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ERC

EcOILogy Report Summary

Project ID: 666952
Funded under: H2020-EU.1.1.

Periodic Reporting for period 1 - EcOILogy (Microbial life in oil)

Reporting period: 2015-09-01 to 2017-02-28

Summary of the context and overall objectives of the project

Microbial biodegradation is a key factor influencing the quality of oil and, according to current concepts, takes place mostly at the continuous oil-water transition zone in oil reservoirs.

We recently discovered microorganisms in minuscule water droplets (1-3 µl) entrapped in oil from a natural oil seep. In EcOILogy, we propose that biodegradation of oil resources takes place in such minuscule water droplets dispersed in the oil phase which is a shift of paradigm and a new conceptional view for environmental science, -life in oil-. EcOILogy aims to explore this new world investigating the generic principles of life in oil. We will study if such droplets are a common phenomenon in degraded oil resources and how significant the respective degradation activities are. To this end, we will develop reverse stable isotope labelling as a novel method for quantifying minute microbial activities (WP 1). The droplets provide a unique test system of micro-ecosystem, all experiencing identical boundary conditions in the oil with no dispersion of microorganisms between the isolated droplets. We will study how microbial communities for oil degradation assemble in the droplets allowing for unprecedented testing of ecological theory including a new bimodal hypothesis of community assembly. To tackle the big challenge of metabolic traits in systems ecology, we will make use of metagenomics, single cell sequencing, and high resolution metabolomics to assess the functions in single water droplets (WP 2). Finally, we will study how microorganisms adapt to this extreme environment under saturated hydrocarbon concentrations by isolation and comparative genome analysis of strains and study the role of different organisms in the droplets by Raman-CLSM (WP 3).

Thus, EcOilogy opens new horizons for microbial degradation of our most important energy resources with far-reaching implications for fundamental, interdisciplinary understanding of ecological processes, bioremediation, and oil exploration.

Work performed from the beginning of the project to the end of the period covered by the report and main results achieved so far

The projekt started with two sampling campaigns to obtain pristine oil samples from a natural oil seep, the Pitch Lake in Trinidad. We sampled the samll water droplets enclosed and analysed the microorganisms. The droplets are populated with 10e6 -10e9 microorganisms per ml which is an organism density comparable to other habitats such as oil contamintated aquifers. The microorganisms are not only dispersed in the water phase but also present as a biofilm on the oil-water interface of the water droplets enclosed in oil. CLSM micrographs nicely show an inhomogeneous distribution of microcolonies on the oil phase of the droplet walls. First metagenomes of droplets have been produced with single cell sequencing techniques and reveal a divers community composed of typical microorganisms are endemic to oil reservoirs. The analysis of the metagenomes and the ecology of the microbial communities is currently under way. Some of the organisms of the droplet communities are currently cultivated for more in depth analysis of the physiological properties. Part of this analysis will be performed with Raman microscopy. Methods for analysing carbon utilization in microbial communities are currently developed. As a groundbreaking discovery we were able to develop a new method for surface enhance raman spectroscopy (SERS) which allows an easy and reproducible generation of a SERS for single microbes. This has not been achieved so far and allows for a new dimension in Raman-microscopy.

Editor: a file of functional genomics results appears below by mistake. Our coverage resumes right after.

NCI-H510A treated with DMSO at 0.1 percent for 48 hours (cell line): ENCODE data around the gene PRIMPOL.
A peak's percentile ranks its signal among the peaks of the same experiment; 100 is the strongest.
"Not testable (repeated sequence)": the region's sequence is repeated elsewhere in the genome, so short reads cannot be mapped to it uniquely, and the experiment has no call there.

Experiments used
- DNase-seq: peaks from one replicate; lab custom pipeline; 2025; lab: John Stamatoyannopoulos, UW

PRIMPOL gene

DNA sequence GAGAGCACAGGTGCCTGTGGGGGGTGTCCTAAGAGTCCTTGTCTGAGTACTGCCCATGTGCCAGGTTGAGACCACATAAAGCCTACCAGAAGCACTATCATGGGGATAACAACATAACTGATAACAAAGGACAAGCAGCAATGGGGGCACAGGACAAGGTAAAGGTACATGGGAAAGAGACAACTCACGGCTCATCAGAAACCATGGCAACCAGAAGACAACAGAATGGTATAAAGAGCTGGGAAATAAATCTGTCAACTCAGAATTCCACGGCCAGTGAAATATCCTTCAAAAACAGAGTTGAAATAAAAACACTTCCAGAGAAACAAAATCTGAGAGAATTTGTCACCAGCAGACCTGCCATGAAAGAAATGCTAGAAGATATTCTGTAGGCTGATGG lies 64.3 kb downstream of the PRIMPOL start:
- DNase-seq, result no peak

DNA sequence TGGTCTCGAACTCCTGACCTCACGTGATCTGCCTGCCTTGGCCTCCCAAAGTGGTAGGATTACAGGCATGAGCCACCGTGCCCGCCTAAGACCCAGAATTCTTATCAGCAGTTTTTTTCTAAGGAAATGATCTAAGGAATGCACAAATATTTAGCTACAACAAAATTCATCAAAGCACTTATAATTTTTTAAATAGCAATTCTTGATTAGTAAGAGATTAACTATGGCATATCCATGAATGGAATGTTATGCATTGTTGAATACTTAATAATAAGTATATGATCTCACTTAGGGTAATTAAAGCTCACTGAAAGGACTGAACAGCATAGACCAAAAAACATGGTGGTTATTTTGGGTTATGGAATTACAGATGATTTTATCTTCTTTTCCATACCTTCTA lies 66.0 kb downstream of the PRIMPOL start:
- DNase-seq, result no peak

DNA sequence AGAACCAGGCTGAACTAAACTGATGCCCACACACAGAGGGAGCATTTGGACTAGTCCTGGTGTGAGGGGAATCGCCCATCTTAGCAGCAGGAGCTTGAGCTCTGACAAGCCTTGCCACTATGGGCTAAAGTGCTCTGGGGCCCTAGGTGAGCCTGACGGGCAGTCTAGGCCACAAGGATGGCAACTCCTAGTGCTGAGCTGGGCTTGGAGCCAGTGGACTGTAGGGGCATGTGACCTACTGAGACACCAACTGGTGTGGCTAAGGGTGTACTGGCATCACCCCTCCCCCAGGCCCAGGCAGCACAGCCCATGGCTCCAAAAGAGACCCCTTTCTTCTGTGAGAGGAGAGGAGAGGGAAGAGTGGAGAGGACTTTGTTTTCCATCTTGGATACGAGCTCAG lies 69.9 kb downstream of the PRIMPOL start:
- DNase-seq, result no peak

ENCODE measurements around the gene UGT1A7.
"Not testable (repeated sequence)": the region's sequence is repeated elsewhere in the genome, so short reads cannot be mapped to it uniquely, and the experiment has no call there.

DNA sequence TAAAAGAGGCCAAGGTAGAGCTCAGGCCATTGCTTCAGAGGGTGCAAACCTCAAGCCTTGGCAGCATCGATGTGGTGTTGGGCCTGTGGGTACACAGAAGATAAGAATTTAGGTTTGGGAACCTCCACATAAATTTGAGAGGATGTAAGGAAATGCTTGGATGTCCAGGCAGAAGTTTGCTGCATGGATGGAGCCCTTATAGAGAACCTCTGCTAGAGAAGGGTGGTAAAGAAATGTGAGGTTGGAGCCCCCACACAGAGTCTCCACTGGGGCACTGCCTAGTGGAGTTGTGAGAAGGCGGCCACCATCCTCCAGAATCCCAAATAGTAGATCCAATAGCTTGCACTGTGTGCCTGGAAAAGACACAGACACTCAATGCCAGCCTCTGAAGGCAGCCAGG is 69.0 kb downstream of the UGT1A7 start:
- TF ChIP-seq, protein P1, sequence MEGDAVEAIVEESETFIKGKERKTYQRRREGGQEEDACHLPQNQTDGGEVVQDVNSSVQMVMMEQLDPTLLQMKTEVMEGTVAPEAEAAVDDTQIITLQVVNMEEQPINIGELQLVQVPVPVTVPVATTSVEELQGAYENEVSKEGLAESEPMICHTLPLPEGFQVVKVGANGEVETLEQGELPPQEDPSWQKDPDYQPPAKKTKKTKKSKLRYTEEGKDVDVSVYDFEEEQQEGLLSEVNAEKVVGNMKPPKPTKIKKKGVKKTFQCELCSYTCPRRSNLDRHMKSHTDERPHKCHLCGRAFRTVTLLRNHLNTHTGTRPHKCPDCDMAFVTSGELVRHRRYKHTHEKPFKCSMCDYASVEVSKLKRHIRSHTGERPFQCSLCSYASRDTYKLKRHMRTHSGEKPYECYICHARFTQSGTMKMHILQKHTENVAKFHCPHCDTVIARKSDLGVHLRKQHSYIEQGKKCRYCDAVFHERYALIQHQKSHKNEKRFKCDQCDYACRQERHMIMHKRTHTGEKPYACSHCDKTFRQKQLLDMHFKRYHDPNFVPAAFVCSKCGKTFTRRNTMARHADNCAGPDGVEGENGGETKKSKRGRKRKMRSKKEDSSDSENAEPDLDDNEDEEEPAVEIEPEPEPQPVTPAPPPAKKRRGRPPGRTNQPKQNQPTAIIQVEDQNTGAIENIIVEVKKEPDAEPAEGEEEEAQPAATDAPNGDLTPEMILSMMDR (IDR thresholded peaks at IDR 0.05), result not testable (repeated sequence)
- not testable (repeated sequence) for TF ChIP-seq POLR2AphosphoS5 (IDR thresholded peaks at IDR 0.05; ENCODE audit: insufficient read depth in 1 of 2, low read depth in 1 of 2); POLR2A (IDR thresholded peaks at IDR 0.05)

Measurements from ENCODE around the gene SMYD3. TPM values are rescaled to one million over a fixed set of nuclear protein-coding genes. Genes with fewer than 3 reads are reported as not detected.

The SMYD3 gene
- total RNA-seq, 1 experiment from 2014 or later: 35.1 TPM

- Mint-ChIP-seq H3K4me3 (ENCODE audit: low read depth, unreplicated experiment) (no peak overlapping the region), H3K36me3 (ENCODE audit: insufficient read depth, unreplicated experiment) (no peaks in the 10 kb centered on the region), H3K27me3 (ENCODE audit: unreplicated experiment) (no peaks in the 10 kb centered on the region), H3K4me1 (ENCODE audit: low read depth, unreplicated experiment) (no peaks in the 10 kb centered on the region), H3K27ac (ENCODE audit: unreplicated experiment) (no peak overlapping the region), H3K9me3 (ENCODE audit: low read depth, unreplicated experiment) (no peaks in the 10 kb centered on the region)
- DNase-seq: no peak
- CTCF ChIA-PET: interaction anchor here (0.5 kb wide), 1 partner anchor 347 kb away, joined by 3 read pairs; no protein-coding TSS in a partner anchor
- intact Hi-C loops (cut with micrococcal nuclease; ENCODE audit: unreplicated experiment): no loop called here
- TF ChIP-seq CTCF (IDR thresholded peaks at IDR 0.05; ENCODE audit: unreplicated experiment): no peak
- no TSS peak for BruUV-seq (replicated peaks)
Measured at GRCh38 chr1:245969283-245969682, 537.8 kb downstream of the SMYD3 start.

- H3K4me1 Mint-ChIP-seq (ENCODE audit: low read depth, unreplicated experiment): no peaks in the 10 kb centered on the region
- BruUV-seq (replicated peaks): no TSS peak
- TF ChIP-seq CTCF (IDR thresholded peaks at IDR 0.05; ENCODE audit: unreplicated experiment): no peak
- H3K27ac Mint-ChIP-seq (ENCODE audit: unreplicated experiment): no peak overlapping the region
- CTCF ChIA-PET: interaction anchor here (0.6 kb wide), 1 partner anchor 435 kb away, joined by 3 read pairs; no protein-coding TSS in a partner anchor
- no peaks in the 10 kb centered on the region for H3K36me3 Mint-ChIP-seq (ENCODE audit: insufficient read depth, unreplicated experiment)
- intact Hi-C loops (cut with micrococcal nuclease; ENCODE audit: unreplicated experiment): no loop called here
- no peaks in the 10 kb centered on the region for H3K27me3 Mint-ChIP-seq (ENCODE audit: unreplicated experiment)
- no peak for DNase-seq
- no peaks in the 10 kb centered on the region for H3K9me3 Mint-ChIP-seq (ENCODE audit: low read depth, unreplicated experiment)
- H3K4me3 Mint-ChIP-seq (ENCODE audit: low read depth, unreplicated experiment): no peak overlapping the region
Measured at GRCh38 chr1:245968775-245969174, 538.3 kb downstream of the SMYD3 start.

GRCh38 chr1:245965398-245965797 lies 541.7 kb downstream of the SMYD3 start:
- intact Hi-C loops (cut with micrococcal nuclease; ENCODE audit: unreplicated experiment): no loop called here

Progress beyond the state of the art and expected potential impact (including the socio-economic impact and the wider societal implications of the project so far)

As a groundbreaking discovery we were able to develop a new method for surface enhance raman spectroscopy (SERS) which allows an easy and reproducible generation of a SERS for single microbes. This has not been achieved so far and allows for a new dimension in Raman-microscopy. This opens wide opportunities to link the function and phylogeny of microbial communities but also beyond microbiological applications.
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